When you take a look at the memblock allocation API for the first time, you might feel a bit overwhelmed. You see a bunch of functions with “memblock_alloc” or “memblock_phys_alloc” prefixes, coupled together with all possible combinations of start/end addresses and NUMA node requirements that you can think of. But...
Today is the last day of my Outreachy internship. So, it’s a perfect time to take a moment and reflect on how this project went and what was it like for me to develop it.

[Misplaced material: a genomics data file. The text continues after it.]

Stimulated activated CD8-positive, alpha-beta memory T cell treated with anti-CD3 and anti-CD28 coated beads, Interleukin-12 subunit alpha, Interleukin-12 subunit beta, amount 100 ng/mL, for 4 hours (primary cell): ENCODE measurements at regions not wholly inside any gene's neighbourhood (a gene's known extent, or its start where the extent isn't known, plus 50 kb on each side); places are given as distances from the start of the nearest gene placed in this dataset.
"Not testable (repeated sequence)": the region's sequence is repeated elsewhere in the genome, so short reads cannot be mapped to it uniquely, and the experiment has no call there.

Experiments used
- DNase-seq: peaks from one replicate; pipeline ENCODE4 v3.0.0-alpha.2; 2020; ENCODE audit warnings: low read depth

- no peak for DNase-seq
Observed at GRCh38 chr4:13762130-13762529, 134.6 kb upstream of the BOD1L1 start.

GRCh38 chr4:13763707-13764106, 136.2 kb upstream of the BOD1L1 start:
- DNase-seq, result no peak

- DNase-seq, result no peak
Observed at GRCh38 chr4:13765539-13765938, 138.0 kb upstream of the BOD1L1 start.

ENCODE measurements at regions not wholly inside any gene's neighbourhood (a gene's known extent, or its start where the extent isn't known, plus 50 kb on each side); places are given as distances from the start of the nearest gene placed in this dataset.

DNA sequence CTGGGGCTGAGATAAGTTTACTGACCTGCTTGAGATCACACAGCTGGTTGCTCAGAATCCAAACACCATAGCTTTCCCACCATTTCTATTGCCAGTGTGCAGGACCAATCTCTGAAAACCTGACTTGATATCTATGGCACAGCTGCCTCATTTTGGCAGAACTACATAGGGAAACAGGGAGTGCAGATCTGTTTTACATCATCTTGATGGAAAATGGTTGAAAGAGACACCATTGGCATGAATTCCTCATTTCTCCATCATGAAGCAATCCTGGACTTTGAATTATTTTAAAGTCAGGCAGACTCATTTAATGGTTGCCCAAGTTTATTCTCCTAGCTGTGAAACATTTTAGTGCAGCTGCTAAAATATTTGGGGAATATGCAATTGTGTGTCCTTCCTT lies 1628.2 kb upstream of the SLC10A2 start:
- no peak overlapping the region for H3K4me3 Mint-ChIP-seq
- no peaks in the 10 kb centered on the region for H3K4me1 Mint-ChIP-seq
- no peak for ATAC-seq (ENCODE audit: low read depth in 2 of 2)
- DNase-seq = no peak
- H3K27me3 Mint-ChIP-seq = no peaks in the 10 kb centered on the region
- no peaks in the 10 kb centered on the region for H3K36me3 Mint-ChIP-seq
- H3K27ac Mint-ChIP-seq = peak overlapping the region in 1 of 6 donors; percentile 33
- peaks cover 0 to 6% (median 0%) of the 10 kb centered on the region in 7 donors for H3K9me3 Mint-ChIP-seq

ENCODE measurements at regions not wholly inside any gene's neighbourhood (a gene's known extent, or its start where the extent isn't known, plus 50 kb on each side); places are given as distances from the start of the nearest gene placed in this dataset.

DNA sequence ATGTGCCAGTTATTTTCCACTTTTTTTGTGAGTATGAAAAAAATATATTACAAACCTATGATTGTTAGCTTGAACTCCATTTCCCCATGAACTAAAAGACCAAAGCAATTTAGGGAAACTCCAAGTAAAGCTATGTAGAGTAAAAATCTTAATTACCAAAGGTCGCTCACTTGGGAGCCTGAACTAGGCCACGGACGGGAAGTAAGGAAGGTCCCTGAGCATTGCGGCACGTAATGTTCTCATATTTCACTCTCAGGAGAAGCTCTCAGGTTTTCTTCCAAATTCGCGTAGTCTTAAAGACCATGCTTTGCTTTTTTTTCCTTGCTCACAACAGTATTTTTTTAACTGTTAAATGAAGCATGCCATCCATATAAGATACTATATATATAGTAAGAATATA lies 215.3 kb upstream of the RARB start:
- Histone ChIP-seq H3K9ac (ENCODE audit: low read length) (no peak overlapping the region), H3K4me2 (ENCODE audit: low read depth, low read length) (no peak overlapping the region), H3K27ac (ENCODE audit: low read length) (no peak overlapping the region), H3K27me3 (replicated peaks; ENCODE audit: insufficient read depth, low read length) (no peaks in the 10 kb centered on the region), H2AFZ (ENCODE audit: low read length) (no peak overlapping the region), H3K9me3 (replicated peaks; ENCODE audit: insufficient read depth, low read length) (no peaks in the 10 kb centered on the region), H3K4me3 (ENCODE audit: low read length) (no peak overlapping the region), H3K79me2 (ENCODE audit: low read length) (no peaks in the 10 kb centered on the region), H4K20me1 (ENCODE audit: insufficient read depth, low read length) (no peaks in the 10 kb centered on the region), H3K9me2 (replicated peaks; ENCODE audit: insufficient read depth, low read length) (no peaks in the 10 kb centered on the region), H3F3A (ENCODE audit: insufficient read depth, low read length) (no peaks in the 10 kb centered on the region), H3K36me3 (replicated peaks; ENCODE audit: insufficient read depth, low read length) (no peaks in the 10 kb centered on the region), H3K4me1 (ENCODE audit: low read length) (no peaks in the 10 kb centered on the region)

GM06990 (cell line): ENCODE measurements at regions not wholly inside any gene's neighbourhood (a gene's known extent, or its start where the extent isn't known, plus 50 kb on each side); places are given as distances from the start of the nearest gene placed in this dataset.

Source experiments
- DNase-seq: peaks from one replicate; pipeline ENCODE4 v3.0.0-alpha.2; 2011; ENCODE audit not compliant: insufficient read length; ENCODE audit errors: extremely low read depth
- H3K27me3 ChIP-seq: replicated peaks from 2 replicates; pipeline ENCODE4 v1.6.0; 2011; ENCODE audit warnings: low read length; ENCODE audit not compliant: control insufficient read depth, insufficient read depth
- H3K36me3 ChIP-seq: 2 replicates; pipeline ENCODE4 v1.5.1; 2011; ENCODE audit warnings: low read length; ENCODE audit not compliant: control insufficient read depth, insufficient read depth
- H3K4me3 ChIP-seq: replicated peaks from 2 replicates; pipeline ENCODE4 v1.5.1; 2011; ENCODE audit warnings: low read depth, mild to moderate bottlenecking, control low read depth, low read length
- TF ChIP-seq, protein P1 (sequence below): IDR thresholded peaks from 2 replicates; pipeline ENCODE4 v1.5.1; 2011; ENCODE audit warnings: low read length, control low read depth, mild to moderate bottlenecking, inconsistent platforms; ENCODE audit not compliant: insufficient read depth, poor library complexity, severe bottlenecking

After a very hectic time full of kernel patches and moving boxes , I sent the first version of memblock simulator to linux-mm. Now, it’s a good time to explain what is this all about and why such thing is needed in the first place.
Less than five seconds – that’s how long you need to wait to get your Linux kernel up and running. But it’s hardly an idle time for Linux – the system has to process configuration, perform architecture-specific setups and initialize many subsystems.
Today marks a start of an exciting adventure — I’m starting my Outreachy internship with Linux kernel community. I think it’s a very good occasion to say a couple of words about myself.